Open letter to Government on second chance to stop ESA cuts

17th November 2016

Ahead of today’s debate in the House of Commons on cuts to Employment and Support Allowance (ESA) and Universal Credit, over 70 members of the Disability Benefits Consortium (DBC) have signed an open letter (below) to the Government, warning of the devastating effects the cuts would have on people with a disability and urging MPs to take this debate as an opportunity to re-assess the cuts.

“Dear Secretary of State for Work and Pensions,

“With today’s debate MPs have been given a rare second chance to speak out against £30 a week being taken away from sick and disabled people. The £30-a-week cut to Employment and Support Allowance (ESA) and Universal Credit has caused deep unease amongst MPs from all parties. We believe this cut will undermine the Government’s welcome commitment to halve the disability employment gap set out in the Green Paper published just last month.

“The Government recently committed to protecting disabled people’s benefits from further cuts, but have decided to continue with this damaging cut to new claimants in the Work-Related Activity Group (WRAG) of ESA and within Universal Credit (UC). From April 2017 this cut will affect many people found currently ‘unfit for work’ but will also affect many disabled people in work and on low wages under UC.

“The Government promised further support would be given to disabled people in the WRAG to find work, however the recent Green Paper offers little detail as to where this would come from or how it will mitigate the effects of the cut.

“Almost 70% of sick and disabled people we surveyed say this cut would cause their health to suffer and just under half said they would probably not be able to return to work as quickly. We urge MPs from all parties to act – at a time when 1 in 3 households with a disabled member are living in poverty – and halt this cut immediately.”

Signed:

  1. Action for Blind People
  2. Action Duchenne
  3. Action for M.E.
  4. Action on Hearing Loss
  5. Advice UK
  6. Advocard
  7. Age UK
  8. Ambitious about Autism
  9. Arthritis Care
  10. Arthritis Research UK
  11. Aspire
  12. British Lung Foundation
  13. Capability Scotland
  14. Carers UK
  15. Child Poverty Action Group
  16. CLIC Sargent
  17. Contact a Family
  18. Council for Disabled Children
  19. Crohn’s and Colitis UK
  20. Cystic Fibrosis Trust
  21. Deafblind UK
  22. Dimensions UK
  23. Disability Agenda Scotland
  24. Disability Rights UK
  25. Down’s Syndrome Association
  26. ENABLE Scotland
  27. Epilepsy Society
  28. Epilepsy Action
  29. Equalities National Council
  30. Guide Dogs
  31. Haemophilia Society
  32. Hafal
  33. Health and Social Care Alliance Scotland (the ALLIANCE)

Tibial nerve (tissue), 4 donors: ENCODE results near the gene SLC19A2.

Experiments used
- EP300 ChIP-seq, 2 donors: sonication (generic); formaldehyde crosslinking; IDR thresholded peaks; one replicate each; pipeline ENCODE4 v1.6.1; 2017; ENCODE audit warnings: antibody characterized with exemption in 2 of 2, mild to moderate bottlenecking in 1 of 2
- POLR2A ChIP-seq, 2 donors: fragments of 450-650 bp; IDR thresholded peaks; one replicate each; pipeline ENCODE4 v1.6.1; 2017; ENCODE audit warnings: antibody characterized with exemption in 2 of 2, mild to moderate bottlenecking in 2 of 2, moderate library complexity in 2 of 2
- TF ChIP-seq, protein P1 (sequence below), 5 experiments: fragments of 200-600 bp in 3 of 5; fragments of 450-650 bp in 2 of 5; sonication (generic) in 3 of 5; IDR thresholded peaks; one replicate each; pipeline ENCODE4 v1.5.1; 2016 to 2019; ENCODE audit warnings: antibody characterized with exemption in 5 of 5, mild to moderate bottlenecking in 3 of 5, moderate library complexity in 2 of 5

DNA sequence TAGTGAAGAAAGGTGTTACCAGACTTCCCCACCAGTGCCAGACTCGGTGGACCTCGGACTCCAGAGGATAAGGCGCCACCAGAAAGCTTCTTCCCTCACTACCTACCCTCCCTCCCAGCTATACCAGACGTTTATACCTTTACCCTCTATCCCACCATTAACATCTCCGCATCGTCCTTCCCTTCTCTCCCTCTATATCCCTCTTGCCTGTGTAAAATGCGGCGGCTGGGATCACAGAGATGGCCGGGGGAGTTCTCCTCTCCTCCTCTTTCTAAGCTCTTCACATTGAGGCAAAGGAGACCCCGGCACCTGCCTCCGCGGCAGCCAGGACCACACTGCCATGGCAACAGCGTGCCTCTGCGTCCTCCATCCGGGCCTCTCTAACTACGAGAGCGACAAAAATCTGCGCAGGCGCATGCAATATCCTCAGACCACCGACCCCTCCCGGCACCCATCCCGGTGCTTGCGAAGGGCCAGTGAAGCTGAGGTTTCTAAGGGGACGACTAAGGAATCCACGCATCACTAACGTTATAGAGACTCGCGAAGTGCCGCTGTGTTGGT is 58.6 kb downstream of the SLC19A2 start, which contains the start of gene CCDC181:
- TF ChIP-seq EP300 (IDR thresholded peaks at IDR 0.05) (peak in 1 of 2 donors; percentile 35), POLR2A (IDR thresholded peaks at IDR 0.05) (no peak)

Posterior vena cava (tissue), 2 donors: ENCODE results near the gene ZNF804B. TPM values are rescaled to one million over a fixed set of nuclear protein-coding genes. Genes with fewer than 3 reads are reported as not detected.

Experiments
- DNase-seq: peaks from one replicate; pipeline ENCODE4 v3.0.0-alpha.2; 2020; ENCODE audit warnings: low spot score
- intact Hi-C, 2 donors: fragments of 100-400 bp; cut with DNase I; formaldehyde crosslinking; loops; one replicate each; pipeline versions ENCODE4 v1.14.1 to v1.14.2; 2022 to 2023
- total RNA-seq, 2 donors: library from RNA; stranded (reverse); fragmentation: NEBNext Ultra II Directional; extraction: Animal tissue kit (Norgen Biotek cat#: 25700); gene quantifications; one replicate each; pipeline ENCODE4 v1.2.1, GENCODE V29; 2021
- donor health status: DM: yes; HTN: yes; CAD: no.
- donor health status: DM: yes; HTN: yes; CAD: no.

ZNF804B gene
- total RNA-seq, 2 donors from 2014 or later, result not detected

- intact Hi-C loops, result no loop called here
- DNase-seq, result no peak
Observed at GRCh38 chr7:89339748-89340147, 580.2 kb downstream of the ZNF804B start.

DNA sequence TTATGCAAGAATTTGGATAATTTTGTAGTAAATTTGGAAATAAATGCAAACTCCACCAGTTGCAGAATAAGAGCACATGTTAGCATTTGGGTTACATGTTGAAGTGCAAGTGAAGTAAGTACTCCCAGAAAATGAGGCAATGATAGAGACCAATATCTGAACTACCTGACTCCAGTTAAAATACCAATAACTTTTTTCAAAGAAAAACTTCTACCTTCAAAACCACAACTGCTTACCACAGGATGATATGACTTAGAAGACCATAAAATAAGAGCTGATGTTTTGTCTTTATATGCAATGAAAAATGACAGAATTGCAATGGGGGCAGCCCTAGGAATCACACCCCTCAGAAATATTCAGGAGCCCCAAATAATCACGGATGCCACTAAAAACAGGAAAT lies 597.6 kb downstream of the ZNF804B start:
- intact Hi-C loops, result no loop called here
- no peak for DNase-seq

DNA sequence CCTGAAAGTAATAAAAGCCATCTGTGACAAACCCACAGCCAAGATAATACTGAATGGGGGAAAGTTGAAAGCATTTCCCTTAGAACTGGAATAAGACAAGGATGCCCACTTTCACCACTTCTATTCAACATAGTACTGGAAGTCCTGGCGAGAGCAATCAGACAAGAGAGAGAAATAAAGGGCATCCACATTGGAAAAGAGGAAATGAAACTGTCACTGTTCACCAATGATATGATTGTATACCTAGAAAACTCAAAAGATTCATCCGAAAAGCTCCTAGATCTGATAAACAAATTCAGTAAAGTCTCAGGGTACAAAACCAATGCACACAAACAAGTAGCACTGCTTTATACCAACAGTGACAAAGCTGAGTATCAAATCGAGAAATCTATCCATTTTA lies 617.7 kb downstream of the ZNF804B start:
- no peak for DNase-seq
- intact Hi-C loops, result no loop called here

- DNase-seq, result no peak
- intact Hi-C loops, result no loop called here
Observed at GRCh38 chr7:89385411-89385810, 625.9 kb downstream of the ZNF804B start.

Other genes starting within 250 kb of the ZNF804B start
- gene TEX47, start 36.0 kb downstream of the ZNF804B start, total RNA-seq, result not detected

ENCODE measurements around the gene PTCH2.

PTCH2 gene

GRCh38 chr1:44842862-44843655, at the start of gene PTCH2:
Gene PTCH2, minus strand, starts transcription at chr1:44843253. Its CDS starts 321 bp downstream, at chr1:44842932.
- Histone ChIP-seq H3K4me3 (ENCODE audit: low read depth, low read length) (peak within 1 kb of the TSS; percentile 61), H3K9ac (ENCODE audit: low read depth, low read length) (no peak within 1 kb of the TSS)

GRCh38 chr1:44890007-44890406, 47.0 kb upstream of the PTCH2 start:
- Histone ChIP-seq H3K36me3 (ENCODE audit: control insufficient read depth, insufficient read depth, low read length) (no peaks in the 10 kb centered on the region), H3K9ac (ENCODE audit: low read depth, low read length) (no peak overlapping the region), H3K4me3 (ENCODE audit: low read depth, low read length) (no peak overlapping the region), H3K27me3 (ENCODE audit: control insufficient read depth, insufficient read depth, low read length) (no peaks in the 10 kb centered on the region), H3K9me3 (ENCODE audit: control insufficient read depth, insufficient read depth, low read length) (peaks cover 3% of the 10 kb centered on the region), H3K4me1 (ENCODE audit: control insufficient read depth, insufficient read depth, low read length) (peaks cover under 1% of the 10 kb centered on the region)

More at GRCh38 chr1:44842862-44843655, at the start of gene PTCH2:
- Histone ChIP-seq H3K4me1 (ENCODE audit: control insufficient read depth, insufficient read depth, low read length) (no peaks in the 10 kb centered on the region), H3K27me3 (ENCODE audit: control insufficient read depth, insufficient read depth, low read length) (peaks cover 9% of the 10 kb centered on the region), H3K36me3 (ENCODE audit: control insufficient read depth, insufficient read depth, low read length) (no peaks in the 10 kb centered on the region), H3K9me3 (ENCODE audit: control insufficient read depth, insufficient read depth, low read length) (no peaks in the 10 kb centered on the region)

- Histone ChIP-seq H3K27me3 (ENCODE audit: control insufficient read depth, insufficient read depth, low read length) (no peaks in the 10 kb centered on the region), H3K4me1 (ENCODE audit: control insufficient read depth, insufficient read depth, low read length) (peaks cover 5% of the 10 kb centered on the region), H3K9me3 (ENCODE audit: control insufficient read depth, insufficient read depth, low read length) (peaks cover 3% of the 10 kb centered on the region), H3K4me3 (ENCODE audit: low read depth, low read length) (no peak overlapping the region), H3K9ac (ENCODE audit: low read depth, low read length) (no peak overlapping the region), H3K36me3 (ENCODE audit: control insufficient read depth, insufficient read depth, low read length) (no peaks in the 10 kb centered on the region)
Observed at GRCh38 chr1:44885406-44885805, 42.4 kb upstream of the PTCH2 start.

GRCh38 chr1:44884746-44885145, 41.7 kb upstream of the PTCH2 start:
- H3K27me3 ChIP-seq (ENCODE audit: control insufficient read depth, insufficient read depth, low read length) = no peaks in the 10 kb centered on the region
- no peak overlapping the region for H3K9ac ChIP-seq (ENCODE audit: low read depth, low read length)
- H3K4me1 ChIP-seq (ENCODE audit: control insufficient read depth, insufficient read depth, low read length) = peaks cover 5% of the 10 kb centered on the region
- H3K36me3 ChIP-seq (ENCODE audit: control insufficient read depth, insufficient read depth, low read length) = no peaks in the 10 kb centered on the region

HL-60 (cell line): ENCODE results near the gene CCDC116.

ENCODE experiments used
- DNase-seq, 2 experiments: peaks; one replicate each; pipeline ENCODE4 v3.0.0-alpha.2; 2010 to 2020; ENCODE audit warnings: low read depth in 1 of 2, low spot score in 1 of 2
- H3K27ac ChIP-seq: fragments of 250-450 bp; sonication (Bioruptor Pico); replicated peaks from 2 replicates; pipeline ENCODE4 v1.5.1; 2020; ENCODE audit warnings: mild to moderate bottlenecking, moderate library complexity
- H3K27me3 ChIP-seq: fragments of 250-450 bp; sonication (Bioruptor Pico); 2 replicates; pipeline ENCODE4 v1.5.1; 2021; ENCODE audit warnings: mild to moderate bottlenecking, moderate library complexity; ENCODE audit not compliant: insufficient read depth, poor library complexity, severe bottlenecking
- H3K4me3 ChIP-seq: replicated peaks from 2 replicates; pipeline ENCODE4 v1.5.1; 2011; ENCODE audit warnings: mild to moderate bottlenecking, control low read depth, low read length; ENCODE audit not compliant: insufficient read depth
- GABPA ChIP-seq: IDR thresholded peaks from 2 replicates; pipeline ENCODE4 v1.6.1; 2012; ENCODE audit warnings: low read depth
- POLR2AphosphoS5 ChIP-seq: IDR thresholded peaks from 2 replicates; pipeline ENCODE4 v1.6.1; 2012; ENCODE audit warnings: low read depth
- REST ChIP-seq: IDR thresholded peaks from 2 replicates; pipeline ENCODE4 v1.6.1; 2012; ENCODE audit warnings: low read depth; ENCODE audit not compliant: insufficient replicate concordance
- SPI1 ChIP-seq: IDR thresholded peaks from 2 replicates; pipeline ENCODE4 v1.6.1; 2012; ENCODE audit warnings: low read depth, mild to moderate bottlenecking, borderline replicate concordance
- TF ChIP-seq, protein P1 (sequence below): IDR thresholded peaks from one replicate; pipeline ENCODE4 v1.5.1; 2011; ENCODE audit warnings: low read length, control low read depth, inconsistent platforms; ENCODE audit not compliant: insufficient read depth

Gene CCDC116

34. Inclusion London
  35. LASA
  36. Leonard Cheshire Disability
  37. Livability
  38. Mind
  39. Motor Neurone Disease (MND) Association
  40. MS Society
  41. Muscular Dystrophy UK
  42. Multiple System Atrophy (MSA) Trust
  43. Myeloma UK
  44. National Ankylosing Spondylitis Society
  45. National AIDS Trust
  46. National Autistic Society (NAS)
  47. National Children’s Bureau
  48. National Deaf Children’s Society
  49. National Rheumatoid Arthritis Society
  50. Niamh
  51. Papworth Trust
  52. Parkinson’s UK
  53. Rethink Mental Illness
  54. Royal British Legion
  55. Royal College of Psychiatrists
  56. Royal Mencap Society
  57. Royal National Institute of Blind People (RNIB)
  58. RSI Action
  59. Scope
  60. Scottish Association for Mental Health
  61. Spina bifida Hydrocephalus Information Networking Equality (SHINE)
  62. Sense
  63. Sense Scotland
  64. St Joseph’s Hospice
  65. The Stroke Association
  66. Sue Ryder
  67. Terrence Higgins Trust
  68. Thomas Pocklington Trust
  69. Together For Short Lives
  70. Transport for All
  71. TUC
  72. Vitalise
  73. Zacchaeus 2000 Trust

About the letter

The cuts to the Work-Related Activity Group (WRAG) of ESA and the equivalent in Universal Credit will undermine the Government’s commitment to halving the disability employment gap, which was outlined in the recent Green Paper on Work and Health.

The Government has however suggested that people with disabilities and long-term health conditions who get this benefit are not being incentivised to find work because of the £30-a-week more they get compared to those on Job Seeker’s Allowance.

However, the DBC strongly disputes this claim and a survey of over 500 disabled people found this to be completely false:

  • Almost 7 in 10 (69%) say cuts to ESA will cause their health to suffer
  • More than a quarter (28%) say they sometimes can’t afford to eat on the current amount they receive from ESA
  • Almost half (45%) of respondents say that the cut would probably mean they would return to work later
  • Just 1% said the cut would motivate them to get a job sooner

Disabled campaigners were in Parliament on yesterday meeting their MPs to raise concerns. Pictures of this can be found on twitter under #esacuts as will commentary on today’s debate.

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